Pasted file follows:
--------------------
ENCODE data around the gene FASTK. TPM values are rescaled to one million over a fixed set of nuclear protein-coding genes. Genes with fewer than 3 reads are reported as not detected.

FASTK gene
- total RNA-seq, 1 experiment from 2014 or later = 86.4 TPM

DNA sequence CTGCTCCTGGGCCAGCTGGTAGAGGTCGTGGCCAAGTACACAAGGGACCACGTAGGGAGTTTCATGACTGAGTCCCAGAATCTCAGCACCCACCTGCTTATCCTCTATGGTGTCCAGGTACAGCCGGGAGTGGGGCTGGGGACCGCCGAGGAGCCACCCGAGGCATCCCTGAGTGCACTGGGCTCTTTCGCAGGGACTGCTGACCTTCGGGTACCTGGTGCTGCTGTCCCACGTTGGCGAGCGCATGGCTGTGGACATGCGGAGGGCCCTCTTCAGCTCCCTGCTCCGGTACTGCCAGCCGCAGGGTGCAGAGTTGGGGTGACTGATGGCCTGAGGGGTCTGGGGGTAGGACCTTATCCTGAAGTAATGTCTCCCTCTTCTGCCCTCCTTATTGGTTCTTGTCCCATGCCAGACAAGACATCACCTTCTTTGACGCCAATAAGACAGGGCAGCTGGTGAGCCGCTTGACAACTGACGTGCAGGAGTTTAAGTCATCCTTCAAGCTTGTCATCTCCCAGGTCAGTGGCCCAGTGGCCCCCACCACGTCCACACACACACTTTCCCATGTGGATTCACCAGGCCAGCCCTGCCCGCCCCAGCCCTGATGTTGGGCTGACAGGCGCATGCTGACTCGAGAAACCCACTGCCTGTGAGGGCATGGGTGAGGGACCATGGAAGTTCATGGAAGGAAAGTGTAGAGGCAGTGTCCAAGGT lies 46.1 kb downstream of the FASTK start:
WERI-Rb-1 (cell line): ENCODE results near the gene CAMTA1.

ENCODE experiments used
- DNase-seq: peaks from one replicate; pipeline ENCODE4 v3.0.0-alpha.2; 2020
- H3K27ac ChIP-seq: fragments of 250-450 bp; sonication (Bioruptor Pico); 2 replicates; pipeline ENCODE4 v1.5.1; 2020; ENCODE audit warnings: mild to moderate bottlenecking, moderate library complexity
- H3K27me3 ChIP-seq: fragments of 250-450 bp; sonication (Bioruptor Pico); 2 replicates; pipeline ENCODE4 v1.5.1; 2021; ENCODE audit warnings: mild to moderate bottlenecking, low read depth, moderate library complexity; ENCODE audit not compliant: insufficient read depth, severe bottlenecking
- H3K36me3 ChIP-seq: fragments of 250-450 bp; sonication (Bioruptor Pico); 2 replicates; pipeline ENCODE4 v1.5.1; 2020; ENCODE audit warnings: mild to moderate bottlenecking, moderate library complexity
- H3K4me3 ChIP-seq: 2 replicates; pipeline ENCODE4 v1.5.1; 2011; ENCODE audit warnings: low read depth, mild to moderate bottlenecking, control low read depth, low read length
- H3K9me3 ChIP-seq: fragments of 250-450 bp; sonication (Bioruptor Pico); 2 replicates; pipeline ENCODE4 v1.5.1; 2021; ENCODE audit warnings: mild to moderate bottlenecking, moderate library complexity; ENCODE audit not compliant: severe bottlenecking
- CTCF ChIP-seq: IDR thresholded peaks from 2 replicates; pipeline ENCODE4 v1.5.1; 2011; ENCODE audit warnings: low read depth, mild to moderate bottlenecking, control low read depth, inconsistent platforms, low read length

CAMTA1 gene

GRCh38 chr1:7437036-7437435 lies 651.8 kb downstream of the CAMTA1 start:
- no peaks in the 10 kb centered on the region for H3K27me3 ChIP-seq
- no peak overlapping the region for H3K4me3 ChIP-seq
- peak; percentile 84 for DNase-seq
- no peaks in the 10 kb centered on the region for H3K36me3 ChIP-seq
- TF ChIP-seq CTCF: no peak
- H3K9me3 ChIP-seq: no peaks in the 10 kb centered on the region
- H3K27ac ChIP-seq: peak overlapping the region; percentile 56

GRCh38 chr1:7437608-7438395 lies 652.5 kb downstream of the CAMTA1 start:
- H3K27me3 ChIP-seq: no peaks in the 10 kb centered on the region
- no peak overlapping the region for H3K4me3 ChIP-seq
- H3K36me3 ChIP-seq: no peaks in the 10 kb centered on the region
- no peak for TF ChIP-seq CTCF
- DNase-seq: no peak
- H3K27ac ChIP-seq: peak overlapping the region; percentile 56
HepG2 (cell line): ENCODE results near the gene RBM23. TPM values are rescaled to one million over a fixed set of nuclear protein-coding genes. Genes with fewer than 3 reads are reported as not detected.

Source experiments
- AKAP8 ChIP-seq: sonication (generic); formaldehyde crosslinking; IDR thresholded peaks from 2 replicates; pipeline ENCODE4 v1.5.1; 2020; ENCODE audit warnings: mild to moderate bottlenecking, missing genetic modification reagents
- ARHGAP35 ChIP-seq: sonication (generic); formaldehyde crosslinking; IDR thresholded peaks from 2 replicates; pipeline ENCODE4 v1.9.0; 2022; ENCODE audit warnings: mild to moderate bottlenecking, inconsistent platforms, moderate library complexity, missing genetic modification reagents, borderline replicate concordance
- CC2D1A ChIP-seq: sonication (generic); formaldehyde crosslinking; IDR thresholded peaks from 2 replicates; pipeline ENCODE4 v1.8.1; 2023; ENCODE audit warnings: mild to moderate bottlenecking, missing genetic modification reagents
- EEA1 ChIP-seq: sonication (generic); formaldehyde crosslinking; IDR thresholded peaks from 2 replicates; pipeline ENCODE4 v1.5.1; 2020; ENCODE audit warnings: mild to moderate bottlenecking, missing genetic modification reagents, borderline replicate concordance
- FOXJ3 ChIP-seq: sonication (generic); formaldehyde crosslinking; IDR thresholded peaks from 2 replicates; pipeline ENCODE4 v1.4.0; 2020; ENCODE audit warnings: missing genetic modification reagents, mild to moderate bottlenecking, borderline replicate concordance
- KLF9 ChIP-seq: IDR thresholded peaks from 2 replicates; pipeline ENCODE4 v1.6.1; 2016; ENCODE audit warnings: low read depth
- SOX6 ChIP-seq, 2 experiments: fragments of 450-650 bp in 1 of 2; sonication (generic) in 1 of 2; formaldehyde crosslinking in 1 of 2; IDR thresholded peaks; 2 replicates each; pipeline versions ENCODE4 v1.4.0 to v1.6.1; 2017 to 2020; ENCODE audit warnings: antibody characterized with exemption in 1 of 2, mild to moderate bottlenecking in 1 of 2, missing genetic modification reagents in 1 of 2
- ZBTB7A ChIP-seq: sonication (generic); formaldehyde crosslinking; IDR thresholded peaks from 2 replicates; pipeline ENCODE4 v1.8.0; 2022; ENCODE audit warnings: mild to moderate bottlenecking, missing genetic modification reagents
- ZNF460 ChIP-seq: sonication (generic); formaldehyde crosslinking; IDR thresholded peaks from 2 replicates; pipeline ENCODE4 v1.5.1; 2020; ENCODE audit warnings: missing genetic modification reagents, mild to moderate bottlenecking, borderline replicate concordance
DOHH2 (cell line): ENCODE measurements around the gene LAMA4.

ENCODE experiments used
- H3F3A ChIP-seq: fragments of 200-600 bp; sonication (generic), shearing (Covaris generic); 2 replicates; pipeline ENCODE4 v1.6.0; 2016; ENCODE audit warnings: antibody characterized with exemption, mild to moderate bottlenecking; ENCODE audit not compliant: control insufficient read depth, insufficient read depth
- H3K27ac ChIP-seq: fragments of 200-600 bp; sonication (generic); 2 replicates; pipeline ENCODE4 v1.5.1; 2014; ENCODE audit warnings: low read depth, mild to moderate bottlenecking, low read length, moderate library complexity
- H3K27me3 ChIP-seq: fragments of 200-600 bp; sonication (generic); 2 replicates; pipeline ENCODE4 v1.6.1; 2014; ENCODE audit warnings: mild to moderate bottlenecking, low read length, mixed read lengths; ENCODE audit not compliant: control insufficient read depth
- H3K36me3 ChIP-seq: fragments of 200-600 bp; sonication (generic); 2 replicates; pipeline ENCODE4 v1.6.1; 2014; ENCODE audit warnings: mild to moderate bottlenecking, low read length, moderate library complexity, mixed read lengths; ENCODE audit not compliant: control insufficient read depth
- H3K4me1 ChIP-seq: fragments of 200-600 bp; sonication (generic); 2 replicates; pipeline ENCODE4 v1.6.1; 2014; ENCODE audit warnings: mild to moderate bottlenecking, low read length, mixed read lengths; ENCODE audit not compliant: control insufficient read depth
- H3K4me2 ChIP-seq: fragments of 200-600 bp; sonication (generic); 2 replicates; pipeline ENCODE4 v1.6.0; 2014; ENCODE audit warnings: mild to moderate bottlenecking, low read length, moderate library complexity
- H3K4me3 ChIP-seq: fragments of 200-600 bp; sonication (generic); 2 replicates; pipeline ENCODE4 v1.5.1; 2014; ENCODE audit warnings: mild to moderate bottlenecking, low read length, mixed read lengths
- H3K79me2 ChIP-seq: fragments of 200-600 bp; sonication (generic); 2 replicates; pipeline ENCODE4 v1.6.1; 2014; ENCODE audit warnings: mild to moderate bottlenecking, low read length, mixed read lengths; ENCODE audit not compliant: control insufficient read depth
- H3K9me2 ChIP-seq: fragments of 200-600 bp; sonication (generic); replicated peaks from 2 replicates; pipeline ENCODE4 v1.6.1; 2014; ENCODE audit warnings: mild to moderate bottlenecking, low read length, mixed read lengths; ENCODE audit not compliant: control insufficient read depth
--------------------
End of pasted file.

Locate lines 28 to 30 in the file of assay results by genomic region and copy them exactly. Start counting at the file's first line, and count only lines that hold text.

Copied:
- DNase-seq: no peak
- H3K27ac ChIP-seq: peak overlapping the region; percentile 56
HepG2 (cell line): ENCODE results near the gene RBM23. TPM values are rescaled to one million over a fixed set of nuclear protein-coding genes. Genes with fewer than 3 reads are reported as not detected.